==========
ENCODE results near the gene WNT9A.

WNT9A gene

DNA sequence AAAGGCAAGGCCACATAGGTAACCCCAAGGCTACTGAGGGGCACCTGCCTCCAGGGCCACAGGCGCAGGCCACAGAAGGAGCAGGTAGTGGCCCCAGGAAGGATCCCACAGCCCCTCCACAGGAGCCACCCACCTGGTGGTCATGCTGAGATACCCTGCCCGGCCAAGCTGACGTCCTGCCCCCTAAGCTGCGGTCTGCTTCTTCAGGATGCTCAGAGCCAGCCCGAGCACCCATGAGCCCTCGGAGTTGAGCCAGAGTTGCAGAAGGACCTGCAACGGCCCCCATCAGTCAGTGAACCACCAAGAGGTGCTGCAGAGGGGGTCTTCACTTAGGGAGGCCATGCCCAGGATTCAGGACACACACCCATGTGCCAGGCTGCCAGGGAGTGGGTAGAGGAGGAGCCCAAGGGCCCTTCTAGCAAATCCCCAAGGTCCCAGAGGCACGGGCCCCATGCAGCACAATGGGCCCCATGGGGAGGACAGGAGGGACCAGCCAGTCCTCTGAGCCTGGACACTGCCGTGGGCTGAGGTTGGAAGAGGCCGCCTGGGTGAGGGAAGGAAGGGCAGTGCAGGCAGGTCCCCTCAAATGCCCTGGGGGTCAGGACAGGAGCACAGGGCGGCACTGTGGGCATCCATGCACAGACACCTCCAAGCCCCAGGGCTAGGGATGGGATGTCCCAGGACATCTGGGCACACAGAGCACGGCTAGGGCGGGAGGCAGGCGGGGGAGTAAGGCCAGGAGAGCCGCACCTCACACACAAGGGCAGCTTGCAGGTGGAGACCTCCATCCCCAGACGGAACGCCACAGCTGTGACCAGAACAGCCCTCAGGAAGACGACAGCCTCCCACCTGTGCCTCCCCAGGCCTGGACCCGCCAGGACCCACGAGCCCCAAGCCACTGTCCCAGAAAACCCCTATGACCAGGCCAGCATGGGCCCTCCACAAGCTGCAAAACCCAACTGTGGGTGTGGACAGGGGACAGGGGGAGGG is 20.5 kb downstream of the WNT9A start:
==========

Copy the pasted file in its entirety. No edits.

ENCODE results near the gene WNT9A.

WNT9A gene

DNA sequence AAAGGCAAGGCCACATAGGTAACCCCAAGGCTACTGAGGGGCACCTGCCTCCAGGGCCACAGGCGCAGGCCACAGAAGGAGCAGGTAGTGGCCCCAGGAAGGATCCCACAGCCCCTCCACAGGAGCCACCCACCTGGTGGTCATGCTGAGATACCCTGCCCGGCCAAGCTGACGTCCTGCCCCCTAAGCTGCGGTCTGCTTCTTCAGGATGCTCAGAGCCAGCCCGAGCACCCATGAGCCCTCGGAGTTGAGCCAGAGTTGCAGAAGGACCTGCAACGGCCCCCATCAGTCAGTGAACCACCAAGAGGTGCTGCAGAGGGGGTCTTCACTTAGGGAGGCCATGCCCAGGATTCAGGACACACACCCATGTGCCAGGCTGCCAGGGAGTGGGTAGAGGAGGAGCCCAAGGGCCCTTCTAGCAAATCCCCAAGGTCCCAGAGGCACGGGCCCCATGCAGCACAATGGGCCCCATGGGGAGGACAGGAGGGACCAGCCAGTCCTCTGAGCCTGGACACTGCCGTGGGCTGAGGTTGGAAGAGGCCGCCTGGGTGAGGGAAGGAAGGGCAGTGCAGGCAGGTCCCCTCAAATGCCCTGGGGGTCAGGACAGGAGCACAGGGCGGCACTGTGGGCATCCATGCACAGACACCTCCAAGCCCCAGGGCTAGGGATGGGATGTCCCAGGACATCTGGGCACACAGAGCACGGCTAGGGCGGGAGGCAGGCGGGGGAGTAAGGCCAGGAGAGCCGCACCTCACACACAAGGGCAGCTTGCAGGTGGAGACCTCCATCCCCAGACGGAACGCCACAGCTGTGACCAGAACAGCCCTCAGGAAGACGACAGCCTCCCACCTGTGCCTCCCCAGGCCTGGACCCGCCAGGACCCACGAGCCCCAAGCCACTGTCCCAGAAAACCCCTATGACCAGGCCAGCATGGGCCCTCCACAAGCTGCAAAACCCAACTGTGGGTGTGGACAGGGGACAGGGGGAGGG is 20.5 kb downstream of the WNT9A start: